Wednesday, March 31, 2021

Last week I was asked why my connection to people in the Philippines is so important to me. After I explained my history with the mission work there, they understood. Well, almost. I finished my conversation by telling them about roosters. I will never forget the very first night I spent at the Bible College outside of Davao City. It was thirty years ago this month. It was so hot, and I had a difficult time sleeping. Then, at around five in the morning, the first rooster crowed. It touched me deeply in my soul. I was not angry for being awakened. In fact, it was just the opposite. I fell in love with the morning greeting because it reminded me of the story of Peter.

John 18:25-27   “Now Simon Peter was standing and warming himself. So they said to him, “You also are not one of his disciples, are you?” He denied it and said, “I am not.” 26  One of the servants of the high priest, a relative of the man whose ear Peter had cut off, asked, “Did I not see you in the garden with him?” 27  Peter again denied it, and at once a rooster crowed.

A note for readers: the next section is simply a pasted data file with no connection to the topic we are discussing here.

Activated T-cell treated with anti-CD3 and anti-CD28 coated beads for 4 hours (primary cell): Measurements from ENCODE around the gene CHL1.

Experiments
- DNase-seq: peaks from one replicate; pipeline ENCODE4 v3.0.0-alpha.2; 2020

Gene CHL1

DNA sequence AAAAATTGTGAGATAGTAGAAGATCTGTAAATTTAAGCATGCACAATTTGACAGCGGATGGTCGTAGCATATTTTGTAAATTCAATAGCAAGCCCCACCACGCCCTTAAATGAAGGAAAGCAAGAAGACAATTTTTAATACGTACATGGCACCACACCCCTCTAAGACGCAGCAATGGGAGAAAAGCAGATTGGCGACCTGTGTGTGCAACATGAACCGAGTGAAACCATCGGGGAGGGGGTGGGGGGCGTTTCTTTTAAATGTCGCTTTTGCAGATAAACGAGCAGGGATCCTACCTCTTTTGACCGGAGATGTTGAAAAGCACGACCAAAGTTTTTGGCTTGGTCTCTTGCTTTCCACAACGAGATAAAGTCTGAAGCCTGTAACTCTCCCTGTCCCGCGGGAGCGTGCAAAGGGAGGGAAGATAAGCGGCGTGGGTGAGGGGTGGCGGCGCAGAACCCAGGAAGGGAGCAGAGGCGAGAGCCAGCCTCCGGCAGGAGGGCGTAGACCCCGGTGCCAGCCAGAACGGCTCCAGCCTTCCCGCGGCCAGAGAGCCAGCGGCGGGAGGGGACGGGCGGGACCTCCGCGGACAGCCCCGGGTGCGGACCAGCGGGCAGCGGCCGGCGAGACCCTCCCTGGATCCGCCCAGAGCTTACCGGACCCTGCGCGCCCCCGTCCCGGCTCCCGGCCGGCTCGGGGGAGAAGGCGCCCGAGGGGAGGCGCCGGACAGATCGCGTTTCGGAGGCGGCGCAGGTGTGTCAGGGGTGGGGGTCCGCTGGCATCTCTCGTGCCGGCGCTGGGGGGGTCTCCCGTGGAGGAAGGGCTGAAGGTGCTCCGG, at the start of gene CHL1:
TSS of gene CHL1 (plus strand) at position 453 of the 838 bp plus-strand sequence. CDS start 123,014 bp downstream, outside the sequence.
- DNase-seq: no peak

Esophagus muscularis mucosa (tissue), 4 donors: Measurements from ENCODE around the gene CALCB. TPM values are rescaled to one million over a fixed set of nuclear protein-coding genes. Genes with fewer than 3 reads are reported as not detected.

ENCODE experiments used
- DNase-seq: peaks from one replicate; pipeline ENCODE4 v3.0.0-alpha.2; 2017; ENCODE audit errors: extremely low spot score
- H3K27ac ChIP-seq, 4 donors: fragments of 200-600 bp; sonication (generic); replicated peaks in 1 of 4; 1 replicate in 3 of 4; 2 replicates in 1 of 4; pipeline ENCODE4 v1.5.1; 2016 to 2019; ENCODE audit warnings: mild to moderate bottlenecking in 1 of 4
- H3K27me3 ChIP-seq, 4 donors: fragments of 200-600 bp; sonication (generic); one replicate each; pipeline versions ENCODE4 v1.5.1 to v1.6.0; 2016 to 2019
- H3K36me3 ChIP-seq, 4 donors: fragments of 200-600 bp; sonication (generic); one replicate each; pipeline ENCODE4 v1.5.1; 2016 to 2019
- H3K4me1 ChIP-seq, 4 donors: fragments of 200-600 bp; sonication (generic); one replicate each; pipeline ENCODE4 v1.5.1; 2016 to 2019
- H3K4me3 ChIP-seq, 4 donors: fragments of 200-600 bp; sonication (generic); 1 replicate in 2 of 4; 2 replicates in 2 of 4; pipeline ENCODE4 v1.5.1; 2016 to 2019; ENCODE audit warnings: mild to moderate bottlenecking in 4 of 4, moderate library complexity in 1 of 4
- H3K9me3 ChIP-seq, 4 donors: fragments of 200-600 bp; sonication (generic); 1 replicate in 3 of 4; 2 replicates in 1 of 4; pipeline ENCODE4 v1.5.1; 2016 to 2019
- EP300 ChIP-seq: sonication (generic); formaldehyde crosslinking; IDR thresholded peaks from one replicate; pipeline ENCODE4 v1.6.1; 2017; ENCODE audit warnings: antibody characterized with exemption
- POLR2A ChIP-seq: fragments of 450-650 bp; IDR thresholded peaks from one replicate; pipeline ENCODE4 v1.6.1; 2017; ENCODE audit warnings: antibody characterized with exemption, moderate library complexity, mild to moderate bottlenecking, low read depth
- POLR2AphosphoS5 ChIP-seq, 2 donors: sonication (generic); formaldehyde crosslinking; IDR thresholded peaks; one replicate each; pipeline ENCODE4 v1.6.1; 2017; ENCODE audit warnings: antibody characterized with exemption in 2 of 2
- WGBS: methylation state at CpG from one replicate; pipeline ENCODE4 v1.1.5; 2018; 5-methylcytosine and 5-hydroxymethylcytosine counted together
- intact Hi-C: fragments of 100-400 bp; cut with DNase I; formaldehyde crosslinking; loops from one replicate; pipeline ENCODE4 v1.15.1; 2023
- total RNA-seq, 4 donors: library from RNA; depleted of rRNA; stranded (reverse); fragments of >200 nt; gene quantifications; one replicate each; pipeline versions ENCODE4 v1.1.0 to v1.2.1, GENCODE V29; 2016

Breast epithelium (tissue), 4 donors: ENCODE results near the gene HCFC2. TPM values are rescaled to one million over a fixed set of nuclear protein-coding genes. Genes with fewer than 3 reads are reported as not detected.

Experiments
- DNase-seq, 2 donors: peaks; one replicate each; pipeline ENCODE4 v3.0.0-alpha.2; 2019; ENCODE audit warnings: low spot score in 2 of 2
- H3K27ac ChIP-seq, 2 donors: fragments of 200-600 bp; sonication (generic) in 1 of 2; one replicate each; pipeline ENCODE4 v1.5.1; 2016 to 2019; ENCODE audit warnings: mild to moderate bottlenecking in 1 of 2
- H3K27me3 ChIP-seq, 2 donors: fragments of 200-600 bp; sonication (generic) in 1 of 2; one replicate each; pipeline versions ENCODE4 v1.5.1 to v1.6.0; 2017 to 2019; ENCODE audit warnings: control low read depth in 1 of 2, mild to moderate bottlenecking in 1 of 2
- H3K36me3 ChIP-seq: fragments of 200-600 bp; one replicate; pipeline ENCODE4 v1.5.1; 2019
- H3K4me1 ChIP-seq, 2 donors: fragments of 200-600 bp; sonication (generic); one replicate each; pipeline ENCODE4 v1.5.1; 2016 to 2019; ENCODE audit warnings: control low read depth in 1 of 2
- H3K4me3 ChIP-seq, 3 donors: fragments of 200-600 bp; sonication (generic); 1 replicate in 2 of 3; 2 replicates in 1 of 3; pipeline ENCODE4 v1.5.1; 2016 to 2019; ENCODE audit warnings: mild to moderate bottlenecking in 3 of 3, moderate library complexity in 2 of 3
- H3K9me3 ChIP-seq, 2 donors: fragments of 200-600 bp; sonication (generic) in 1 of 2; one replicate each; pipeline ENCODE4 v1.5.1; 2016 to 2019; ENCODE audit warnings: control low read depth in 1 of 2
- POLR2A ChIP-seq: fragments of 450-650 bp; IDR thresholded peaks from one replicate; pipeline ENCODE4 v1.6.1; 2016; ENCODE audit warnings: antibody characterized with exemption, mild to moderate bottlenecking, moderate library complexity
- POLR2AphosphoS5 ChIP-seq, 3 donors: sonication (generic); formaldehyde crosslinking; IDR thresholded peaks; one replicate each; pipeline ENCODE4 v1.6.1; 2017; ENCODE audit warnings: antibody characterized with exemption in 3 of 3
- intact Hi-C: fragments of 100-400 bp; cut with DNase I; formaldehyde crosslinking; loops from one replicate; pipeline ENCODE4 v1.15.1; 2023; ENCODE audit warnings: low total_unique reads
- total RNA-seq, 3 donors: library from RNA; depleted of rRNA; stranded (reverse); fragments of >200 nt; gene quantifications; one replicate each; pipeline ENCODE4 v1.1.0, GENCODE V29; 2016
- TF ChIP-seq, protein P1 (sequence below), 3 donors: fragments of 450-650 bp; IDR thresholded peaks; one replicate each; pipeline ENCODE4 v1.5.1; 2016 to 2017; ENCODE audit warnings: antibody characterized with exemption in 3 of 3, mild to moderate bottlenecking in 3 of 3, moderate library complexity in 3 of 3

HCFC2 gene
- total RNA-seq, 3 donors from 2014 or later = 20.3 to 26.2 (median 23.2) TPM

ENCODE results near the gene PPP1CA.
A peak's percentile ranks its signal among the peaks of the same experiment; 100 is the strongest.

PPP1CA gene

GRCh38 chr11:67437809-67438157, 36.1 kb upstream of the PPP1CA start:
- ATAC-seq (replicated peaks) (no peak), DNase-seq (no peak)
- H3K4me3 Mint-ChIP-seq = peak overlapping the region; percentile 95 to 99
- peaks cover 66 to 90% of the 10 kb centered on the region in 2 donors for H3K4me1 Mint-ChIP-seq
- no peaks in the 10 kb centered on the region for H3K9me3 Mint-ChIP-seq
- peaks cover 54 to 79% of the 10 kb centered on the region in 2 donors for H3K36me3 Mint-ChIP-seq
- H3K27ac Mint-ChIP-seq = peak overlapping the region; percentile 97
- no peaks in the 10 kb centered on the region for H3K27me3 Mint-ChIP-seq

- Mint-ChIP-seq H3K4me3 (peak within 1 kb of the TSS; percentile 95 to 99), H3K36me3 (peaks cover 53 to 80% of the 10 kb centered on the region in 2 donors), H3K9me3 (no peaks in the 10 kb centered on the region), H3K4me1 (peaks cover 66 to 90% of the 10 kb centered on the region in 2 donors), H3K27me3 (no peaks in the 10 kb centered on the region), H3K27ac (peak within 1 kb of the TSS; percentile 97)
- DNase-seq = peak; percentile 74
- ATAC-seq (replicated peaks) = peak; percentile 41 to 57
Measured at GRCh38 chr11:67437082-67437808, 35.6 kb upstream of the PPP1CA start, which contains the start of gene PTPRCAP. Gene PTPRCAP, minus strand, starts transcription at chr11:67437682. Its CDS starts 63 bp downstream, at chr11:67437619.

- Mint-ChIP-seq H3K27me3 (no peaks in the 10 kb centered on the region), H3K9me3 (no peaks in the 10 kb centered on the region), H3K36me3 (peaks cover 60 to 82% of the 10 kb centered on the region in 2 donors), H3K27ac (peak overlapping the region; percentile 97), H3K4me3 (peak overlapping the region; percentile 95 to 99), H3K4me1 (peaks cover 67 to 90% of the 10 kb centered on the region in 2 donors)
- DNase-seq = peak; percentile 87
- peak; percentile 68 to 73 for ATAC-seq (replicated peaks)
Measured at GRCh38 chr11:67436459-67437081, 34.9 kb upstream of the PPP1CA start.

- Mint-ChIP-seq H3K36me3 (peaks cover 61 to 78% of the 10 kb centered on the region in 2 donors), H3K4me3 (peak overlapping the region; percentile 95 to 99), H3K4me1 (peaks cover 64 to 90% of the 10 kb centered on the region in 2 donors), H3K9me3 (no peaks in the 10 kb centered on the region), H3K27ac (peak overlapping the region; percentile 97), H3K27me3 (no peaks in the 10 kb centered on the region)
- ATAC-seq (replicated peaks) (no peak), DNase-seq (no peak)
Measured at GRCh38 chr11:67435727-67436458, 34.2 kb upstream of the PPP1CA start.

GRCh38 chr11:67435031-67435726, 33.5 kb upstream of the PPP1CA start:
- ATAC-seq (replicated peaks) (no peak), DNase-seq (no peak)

When that first rooster crowed, I was overwhelmed with the joy of the Holy Spirit. I realized in that moment that I had not denied Jesus. Every morning when the rooster crowed I was reminded of the previous day’s faithful service to the Lord. I would pray for the Holy Spirit’s presence and power to be faithful in this new day. Now, thirty years later, I still consider that to be one of my favorite connections to the Philippines.

I prefer my memory of a rooster crowing to that of Peter’s. Roosters mean faithfulness to me. Roosters meant denial of Jesus to Peter. However, I am convinced that the forgiveness of Jesus that Peter experienced on the shores of the sea erased the shame and guilt of a rooster crow. I am certain that from the moment Jesus told Peter to feed the sheep, a rooster crow was a reminder of God’s faithfulness not his failure.

We have reminders of our failures right along side of reminders of God’s faithfulness. Sometimes, like a rooster crow, they are the same reminder. However, the choice of memories is yours. We can choose to respond to the reminder by fixing our eyes on Jesus or by focusing on self. One choice brings joy; the other produces shame. I choose joy. I choose to let the reminders of past darkness be absorbed into the daylight of God’s grace. Don’t let the rooster remind you it is still dark. Every rooster crow is a reminder of a new day beginning.

Pastor John

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